Globalization 3.0 Era: ESG as the Lifeline for Expanding Businesses Globally (2/2)

Technology Author: Muriel Meng, Yiru Qian Editor: Yiru Qian Nov 13, 2023 03:13 PM (GMT+8)

The ESG concept has become an investment hotspot, with green investments experiencing rapid growth. How can Chinese enterprises successfully navigate the ESG landscape in the midst of the globalization wave?


On the evening of November 2, 2023, at 8:00 PM, EqualOcean's "Globalization Lounge" live streaming event hosted a profound discussion on the theme of "Globalization 3.0 Era: ESG as the Lifeline for Expanding Businesses Globally." This in-depth interview provided numerous viewers with fresh insights into China's outbound business strategies, green investments, and the evolving ESG landscape, sparking new considerations.

The interviewee for this discussion is Wei Zhou, the Founding Manager Partner of CCV. He has 11 years of successful entrepreneurship experience and 16 years of venture investment experience. In 2007, Wei joined KPCB as a founding member of KPCB China. He then served as a Managing Partner of KPCB and led the technology investment team in Greater China. In 2017, Wei founded CCV where he adheres to a visionary investment strategy. CCV focuses on early-stage investments in artificial intelligence, robotics, autonomous driving, and green tech. He has maintained a unicorn rate of 35% in the first ten years of operations and continues to yield at least one unicorn each year.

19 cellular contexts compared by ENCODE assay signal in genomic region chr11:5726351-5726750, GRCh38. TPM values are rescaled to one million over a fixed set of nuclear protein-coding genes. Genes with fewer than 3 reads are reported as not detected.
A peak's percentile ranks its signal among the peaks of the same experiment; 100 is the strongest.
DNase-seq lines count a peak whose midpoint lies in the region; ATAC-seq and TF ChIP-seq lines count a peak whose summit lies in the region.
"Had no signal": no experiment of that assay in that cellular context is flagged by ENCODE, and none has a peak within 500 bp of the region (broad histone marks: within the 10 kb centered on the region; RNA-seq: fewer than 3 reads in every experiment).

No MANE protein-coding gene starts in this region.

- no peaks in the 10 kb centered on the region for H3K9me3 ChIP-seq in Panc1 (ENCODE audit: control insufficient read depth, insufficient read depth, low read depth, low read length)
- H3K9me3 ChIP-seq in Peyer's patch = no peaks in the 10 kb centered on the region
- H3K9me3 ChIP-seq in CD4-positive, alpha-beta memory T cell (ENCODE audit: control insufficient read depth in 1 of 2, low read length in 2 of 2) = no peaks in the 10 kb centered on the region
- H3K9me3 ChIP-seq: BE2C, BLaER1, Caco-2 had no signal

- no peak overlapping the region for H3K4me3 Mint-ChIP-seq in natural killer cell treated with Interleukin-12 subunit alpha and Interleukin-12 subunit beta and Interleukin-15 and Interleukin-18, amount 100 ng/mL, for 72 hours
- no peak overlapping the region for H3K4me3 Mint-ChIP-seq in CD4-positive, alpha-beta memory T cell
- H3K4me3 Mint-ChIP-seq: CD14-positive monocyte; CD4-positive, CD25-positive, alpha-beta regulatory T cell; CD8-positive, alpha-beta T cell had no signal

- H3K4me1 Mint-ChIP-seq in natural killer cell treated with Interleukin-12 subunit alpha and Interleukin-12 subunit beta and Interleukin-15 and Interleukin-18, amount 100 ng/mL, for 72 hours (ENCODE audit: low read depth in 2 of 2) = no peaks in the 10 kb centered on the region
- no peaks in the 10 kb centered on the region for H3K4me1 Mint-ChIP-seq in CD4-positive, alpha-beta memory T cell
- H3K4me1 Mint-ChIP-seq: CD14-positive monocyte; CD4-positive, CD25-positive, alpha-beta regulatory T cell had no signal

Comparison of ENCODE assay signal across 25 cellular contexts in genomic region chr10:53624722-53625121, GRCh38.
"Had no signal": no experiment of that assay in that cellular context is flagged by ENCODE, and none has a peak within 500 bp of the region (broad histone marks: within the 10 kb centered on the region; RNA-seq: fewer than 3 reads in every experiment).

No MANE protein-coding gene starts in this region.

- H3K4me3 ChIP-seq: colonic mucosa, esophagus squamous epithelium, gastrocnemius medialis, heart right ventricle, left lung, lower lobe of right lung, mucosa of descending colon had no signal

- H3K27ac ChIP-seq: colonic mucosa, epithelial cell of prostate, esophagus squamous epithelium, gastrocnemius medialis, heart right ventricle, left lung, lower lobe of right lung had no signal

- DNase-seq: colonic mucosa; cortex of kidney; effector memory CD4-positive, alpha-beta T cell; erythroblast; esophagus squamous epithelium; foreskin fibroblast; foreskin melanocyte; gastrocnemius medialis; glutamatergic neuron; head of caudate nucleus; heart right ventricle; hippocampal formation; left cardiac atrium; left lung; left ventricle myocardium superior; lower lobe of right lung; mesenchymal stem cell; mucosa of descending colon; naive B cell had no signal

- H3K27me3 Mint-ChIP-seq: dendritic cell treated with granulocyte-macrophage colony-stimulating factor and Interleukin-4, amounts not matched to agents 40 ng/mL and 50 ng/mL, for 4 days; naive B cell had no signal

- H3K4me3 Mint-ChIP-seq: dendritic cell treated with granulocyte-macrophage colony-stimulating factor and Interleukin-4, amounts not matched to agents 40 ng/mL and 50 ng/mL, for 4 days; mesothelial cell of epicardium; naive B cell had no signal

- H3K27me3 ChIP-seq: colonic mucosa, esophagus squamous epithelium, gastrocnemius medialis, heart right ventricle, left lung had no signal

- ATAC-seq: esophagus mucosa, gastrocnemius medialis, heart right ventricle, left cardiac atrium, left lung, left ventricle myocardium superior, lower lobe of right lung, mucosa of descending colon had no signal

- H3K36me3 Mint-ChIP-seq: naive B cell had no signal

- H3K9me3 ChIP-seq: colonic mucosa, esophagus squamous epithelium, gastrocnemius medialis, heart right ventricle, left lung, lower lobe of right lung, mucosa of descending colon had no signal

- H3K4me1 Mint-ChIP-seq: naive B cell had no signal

Presented below is a meticulously edited live conversation transcript, curated with precision by EqualOcean.

Previously in the first section of this article, Mr. Zhou Wei shared his insightful observations in the realm of green investments, as well as his perspective on the standards that companies should uphold during their journey in implementing sustainable practices.

In this part, he would dive into the concept of ESG and how far it impact the enterprises going global.

ESG Governance: An Essential Mandate for Chinese Enterprises Going Global

EqualOcean: As our economy shifts its emphasis towards "quality", the significance of ESG factors in the investment landscape is undeniable. How would you assess the importance of ESG or sustainability-related keywords in the investment field? Are there any new opportunities in the future that can be integrated with ESG?

Wei Zhou: After many years of rapid development, China has evolved from exchanging one shirt for an airplane seat to becoming the global leader in electric vehicle exports. While some verticals of Chinese exports have shifted overseas, with certain production capabilities being lost, there has been a substantial increase in the weight of high-tech and high-value-added products in China's export mix. From this perspective, in addition to domestic market growth, companies must expand globally.